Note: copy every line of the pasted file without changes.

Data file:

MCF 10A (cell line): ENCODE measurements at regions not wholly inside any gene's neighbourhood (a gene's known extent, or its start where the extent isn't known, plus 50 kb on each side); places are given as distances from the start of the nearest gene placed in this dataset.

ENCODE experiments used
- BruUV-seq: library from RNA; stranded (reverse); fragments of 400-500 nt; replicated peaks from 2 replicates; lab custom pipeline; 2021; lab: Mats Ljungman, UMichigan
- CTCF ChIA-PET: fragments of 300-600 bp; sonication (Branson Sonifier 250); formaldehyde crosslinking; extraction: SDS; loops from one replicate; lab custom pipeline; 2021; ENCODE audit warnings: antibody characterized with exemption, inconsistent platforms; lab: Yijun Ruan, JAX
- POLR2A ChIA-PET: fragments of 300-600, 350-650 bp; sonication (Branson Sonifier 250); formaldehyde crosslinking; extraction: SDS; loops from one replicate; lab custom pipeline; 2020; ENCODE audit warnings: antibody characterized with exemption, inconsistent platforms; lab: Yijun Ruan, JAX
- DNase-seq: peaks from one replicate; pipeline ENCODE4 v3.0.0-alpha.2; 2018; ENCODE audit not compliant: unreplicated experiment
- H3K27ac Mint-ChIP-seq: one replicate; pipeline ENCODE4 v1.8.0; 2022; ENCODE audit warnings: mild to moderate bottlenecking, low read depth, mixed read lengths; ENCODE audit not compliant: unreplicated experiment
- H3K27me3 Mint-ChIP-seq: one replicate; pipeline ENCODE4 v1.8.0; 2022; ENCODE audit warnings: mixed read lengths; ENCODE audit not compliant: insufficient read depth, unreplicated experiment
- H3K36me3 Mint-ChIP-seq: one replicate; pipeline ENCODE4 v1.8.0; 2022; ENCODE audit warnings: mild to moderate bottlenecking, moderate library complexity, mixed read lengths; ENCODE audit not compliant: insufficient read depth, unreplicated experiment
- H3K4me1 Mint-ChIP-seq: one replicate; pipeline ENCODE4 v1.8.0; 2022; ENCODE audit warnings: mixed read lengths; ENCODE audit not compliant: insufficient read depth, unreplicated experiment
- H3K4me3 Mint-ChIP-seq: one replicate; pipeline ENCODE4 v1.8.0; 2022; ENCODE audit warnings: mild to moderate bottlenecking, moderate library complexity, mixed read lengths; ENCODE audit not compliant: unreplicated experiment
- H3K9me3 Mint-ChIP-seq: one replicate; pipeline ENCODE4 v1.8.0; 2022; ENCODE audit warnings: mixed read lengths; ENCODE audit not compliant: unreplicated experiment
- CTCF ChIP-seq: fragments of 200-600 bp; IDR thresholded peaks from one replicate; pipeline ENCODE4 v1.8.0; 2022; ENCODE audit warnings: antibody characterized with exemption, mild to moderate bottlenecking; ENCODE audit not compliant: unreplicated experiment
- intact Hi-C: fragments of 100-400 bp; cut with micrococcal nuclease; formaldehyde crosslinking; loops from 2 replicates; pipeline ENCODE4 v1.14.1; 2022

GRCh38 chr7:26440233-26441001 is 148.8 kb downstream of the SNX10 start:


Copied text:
MCF 10A (cell line): ENCODE measurements at regions not wholly inside any gene's neighbourhood (a gene's known extent, or its start where the extent isn't known, plus 50 kb on each side); places are given as distances from the start of the nearest gene placed in this dataset.

ENCODE experiments used
- BruUV-seq: library from RNA; stranded (reverse); fragments of 400-500 nt; replicated peaks from 2 replicates; lab custom pipeline; 2021; lab: Mats Ljungman, UMichigan
- CTCF ChIA-PET: fragments of 300-600 bp; sonication (Branson Sonifier 250); formaldehyde crosslinking; extraction: SDS; loops from one replicate; lab custom pipeline; 2021; ENCODE audit warnings: antibody characterized with exemption, inconsistent platforms; lab: Yijun Ruan, JAX
- POLR2A ChIA-PET: fragments of 300-600, 350-650 bp; sonication (Branson Sonifier 250); formaldehyde crosslinking; extraction: SDS; loops from one replicate; lab custom pipeline; 2020; ENCODE audit warnings: antibody characterized with exemption, inconsistent platforms; lab: Yijun Ruan, JAX
- DNase-seq: peaks from one replicate; pipeline ENCODE4 v3.0.0-alpha.2; 2018; ENCODE audit not compliant: unreplicated experiment
- H3K27ac Mint-ChIP-seq: one replicate; pipeline ENCODE4 v1.8.0; 2022; ENCODE audit warnings: mild to moderate bottlenecking, low read depth, mixed read lengths; ENCODE audit not compliant: unreplicated experiment
- H3K27me3 Mint-ChIP-seq: one replicate; pipeline ENCODE4 v1.8.0; 2022; ENCODE audit warnings: mixed read lengths; ENCODE audit not compliant: insufficient read depth, unreplicated experiment
- H3K36me3 Mint-ChIP-seq: one replicate; pipeline ENCODE4 v1.8.0; 2022; ENCODE audit warnings: mild to moderate bottlenecking, moderate library complexity, mixed read lengths; ENCODE audit not compliant: insufficient read depth, unreplicated experiment
- H3K4me1 Mint-ChIP-seq: one replicate; pipeline ENCODE4 v1.8.0; 2022; ENCODE audit warnings: mixed read lengths; ENCODE audit not compliant: insufficient read depth, unreplicated experiment
- H3K4me3 Mint-ChIP-seq: one replicate; pipeline ENCODE4 v1.8.0; 2022; ENCODE audit warnings: mild to moderate bottlenecking, moderate library complexity, mixed read lengths; ENCODE audit not compliant: unreplicated experiment
- H3K9me3 Mint-ChIP-seq: one replicate; pipeline ENCODE4 v1.8.0; 2022; ENCODE audit warnings: mixed read lengths; ENCODE audit not compliant: unreplicated experiment
- CTCF ChIP-seq: fragments of 200-600 bp; IDR thresholded peaks from one replicate; pipeline ENCODE4 v1.8.0; 2022; ENCODE audit warnings: antibody characterized with exemption, mild to moderate bottlenecking; ENCODE audit not compliant: unreplicated experiment
- intact Hi-C: fragments of 100-400 bp; cut with micrococcal nuclease; formaldehyde crosslinking; loops from 2 replicates; pipeline ENCODE4 v1.14.1; 2022

GRCh38 chr7:26440233-26441001 is 148.8 kb downstream of the SNX10 start: